Another technique to avoid distraction is to create a gap between tasks. Offer yourself small rewards and for completing small goals. That’s dopamine, baby.
The most accessible version of this reward system is the Pomodoro technique.
If you have not yet heard about this term, send me your address so I can send a telegram to the cave you’ve been living in. And if your cave has WiFi, you could read this excellent article that teaches you how to hack productivity and better achieve your daily focus.
5. Do not multitask
Needless to say that doing more than one thing at the same time compromises the quality of all of them. Some things can be done simultaneously, but they are the exception, not the rule.
To make it clear to your brain that the next task cannot be interrupted, leave your co-workers a warning that, for the next X minutes, you will be unavailable.
And you’d better be.
Take advantage of this rare moment of planned disconnect. Turn off your phone or put it in airplane mode; use page blockers and just leave the page you are using open.
6. Start with the most difficult tasks
For you to understand the logic behind this topic, try to imagine your willpower as a battery that works best when closer to full charge.
When you start the day, you have 100 percent power. As soon as you start your day, the battery unplugged from the charger. Each task performed consumes some of this willpower battery.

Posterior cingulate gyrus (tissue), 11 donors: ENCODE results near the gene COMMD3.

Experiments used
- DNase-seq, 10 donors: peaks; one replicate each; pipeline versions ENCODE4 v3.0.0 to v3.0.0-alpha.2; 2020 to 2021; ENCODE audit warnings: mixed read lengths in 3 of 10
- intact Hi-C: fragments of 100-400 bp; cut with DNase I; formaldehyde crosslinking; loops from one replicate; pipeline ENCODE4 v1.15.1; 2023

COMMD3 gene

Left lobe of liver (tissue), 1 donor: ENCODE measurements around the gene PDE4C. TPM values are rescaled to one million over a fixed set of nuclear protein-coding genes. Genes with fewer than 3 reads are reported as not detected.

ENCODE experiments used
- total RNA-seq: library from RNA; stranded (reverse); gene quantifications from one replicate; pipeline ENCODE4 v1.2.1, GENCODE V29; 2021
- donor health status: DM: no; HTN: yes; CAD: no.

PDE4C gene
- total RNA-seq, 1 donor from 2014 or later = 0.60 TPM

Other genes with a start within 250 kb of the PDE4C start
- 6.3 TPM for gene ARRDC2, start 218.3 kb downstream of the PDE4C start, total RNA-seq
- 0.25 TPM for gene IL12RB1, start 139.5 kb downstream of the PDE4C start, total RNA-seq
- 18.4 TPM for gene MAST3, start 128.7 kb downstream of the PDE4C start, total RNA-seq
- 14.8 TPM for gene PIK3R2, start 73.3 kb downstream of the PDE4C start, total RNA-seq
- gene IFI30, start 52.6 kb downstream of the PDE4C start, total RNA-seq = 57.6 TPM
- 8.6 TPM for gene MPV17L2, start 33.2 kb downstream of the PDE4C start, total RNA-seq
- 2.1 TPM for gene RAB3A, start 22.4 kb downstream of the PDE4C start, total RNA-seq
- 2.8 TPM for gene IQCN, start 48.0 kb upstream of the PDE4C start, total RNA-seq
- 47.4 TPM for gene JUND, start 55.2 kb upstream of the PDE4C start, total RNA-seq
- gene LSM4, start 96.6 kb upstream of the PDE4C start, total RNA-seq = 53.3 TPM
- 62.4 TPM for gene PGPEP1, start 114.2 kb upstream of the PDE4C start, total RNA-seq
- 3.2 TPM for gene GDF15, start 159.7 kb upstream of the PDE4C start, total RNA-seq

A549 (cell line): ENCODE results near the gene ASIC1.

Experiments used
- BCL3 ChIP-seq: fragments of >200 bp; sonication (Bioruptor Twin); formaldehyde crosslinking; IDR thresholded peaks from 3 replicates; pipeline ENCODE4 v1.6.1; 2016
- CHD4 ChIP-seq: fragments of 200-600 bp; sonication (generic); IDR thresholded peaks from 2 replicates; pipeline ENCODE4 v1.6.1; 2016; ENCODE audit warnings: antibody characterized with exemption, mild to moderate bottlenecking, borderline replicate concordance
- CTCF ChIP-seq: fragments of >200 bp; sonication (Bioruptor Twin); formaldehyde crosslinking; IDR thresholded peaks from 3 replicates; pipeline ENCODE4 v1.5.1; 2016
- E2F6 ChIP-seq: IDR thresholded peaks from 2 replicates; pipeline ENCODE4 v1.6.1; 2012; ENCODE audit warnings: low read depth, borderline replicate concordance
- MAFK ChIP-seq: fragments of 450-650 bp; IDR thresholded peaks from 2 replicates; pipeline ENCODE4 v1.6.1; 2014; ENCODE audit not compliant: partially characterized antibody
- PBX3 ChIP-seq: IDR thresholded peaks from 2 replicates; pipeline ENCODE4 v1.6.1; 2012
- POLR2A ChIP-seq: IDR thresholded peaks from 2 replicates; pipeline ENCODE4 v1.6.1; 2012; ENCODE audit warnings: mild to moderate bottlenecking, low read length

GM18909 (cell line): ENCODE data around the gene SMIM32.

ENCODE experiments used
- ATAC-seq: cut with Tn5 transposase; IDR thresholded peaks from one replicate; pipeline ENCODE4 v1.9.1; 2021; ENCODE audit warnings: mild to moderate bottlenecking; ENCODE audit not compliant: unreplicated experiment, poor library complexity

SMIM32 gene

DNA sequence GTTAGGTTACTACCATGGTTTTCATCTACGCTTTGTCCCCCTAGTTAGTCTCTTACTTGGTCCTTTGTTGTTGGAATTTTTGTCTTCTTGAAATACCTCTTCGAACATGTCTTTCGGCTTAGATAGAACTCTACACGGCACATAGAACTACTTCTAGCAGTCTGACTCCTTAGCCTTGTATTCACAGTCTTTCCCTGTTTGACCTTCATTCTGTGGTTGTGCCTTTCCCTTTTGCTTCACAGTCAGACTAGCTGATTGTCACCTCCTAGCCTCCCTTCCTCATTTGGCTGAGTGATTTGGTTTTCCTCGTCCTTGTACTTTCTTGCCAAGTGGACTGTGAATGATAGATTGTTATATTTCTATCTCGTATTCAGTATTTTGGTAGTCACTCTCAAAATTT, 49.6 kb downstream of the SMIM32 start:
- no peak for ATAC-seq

This is why, beyond some false sense of superiority, it is important to start with your hardest task.
Researchers at Emory University found that, after analyzing 83 doctors performing 230,000 tasks, those who were fatigued tended to choose easier tasks.
But, if willpower is like a battery, simple tasks will still consume much energy as the hard ones.
When you spend your battery life beginning with the more pleasant tasks, your brain will not have the willpower to perform the less pleasant tasks, which are still essential for our day-to-day activities.
7. Create a to-do list
The more I try to learn about time management, the more I come to the conclusion that the key to this is self-monitoring.
Making a daily to-do list can work very well for you or be the shining light that proves that you are actually quite disorganized.
Great productivity masters or coaches will often claim that a to-do list must always be squeaky clean by the end of the day. BS.
This is not to say that you will not really try to keep your to-do list clear at the end of the day, but consistency is also a habit. If you convince yourself that you’re a failure after not clearing your first few to-do lists, you’ll most likely quit. But, remember:
Being a productivity master is a painful process, but it is one that you will develop once you start to follow these tips.